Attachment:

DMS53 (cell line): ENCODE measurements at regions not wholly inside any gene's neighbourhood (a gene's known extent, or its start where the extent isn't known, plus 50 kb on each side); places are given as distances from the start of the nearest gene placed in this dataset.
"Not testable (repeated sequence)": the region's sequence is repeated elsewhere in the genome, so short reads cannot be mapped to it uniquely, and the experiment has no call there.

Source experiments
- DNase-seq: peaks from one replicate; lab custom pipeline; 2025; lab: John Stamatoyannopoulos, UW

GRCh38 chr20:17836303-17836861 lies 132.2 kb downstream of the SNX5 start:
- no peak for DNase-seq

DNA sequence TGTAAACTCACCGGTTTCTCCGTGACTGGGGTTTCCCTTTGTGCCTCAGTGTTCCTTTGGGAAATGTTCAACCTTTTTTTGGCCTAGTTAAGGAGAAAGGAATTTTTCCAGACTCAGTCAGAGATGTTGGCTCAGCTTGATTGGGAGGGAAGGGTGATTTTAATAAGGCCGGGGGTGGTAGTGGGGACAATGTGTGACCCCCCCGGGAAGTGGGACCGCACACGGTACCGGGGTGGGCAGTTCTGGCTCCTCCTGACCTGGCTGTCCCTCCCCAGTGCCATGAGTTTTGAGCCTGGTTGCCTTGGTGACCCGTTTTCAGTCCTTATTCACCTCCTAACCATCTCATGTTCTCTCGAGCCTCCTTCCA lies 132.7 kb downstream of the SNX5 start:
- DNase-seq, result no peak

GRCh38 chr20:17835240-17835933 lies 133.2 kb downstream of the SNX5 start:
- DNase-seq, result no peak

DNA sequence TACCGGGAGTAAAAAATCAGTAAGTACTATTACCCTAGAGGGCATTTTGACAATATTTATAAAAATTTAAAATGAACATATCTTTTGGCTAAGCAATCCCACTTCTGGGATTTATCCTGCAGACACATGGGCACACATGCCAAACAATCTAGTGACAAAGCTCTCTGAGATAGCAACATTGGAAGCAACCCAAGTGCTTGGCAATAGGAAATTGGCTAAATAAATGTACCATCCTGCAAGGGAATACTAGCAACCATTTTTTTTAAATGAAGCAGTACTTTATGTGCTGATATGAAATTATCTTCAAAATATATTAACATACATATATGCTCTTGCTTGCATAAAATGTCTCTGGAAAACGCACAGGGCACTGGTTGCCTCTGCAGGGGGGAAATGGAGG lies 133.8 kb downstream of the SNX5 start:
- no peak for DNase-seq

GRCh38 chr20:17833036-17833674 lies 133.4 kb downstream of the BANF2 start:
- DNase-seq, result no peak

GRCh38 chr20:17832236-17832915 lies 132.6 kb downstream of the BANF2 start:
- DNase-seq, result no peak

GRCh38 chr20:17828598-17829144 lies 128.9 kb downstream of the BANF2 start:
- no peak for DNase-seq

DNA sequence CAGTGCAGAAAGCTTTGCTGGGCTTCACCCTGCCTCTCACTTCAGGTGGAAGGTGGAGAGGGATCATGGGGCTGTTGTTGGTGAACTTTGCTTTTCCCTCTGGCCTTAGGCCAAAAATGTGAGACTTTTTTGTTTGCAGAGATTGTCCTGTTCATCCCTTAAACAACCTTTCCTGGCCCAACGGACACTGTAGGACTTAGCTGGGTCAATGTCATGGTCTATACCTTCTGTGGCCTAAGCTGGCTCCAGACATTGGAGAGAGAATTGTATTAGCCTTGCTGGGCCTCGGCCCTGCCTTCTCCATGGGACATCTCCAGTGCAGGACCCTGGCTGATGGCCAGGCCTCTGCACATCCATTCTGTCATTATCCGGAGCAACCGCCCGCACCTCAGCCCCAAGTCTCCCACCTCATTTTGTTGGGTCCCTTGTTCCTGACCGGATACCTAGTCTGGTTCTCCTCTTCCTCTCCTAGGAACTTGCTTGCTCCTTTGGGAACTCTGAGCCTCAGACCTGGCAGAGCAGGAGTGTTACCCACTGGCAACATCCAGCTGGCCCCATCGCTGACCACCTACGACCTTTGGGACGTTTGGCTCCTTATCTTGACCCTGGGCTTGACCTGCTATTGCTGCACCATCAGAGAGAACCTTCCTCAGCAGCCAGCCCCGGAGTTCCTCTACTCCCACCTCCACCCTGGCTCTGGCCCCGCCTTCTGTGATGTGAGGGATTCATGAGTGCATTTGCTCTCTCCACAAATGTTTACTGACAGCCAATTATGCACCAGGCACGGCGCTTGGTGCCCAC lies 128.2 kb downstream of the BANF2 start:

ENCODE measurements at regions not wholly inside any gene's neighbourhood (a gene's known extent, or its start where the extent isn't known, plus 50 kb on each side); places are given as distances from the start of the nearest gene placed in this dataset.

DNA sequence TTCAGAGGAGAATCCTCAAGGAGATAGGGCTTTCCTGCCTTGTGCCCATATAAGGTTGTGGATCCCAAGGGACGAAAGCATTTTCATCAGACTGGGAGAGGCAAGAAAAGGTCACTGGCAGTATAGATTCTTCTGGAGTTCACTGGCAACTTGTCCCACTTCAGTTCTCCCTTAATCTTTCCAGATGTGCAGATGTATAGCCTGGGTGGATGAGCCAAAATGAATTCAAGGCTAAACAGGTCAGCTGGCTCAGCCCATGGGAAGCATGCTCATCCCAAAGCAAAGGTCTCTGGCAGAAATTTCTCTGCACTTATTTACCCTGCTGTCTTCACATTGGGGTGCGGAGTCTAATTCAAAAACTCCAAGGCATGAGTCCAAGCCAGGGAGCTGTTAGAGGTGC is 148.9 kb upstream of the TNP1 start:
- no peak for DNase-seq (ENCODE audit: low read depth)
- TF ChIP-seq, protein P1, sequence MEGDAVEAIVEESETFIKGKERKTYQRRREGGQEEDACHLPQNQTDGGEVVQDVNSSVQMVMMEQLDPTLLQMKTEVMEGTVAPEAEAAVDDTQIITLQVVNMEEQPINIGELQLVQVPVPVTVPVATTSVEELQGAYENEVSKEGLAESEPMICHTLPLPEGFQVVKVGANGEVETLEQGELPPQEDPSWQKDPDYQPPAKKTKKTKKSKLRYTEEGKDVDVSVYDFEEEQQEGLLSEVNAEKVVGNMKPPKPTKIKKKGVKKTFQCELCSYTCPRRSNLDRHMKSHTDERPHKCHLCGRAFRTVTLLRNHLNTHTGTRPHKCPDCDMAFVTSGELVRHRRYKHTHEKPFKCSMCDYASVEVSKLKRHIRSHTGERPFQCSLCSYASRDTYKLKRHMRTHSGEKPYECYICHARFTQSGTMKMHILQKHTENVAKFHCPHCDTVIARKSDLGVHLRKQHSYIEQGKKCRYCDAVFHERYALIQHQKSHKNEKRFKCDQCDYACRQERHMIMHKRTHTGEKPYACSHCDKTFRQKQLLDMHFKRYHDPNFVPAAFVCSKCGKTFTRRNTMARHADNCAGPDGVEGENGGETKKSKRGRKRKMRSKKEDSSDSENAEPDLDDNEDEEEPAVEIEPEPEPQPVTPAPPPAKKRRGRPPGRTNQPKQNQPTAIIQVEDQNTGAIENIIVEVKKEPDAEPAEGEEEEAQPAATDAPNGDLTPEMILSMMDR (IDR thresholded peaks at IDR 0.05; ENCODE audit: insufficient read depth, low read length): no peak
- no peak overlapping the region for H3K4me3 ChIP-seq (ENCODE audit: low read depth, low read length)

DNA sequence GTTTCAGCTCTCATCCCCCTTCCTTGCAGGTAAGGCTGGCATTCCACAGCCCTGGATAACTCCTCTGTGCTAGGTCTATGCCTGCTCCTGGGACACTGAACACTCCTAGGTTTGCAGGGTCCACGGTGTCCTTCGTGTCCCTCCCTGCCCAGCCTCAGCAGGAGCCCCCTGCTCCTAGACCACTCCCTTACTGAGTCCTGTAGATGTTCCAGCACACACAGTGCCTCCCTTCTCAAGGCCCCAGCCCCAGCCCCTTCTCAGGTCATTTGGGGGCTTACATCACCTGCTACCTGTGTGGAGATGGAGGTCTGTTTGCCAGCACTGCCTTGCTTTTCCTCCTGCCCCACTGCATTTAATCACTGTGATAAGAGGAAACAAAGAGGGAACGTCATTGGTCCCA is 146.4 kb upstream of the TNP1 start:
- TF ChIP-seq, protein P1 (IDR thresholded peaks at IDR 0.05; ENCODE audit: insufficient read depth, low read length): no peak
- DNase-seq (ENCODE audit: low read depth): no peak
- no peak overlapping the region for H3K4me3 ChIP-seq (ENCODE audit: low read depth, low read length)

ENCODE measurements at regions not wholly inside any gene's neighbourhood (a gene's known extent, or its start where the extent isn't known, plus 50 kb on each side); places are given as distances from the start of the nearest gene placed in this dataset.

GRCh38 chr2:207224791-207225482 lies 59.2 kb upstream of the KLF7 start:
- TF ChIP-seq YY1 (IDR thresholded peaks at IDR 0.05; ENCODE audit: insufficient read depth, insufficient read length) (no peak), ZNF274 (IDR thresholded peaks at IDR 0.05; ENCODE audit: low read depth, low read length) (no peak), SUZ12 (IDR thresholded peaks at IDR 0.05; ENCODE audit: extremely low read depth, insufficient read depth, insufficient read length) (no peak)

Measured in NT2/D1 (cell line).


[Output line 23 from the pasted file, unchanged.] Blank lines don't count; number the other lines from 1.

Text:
- TF ChIP-seq, protein P1, sequence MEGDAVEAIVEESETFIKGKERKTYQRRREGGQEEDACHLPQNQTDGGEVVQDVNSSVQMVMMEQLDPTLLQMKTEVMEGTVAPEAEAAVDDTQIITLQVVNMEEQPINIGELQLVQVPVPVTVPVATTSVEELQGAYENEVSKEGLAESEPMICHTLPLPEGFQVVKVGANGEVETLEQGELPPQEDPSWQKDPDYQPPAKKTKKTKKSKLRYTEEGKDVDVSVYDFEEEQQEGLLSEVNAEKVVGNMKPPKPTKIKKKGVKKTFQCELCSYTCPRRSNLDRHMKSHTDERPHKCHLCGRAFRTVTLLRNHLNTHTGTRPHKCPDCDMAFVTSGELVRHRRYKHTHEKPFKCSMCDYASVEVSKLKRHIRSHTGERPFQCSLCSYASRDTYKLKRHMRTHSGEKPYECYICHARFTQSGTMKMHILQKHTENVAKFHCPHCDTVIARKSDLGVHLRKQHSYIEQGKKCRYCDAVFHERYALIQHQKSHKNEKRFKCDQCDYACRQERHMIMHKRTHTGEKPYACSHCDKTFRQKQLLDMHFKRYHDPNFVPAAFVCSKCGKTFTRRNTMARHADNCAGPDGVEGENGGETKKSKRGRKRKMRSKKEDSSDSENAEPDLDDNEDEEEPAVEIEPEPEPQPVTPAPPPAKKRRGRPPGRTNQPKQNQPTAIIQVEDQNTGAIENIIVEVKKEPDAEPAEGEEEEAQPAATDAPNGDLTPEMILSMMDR (IDR thresholded peaks at IDR 0.05; ENCODE audit: insufficient read depth, low read length): no peak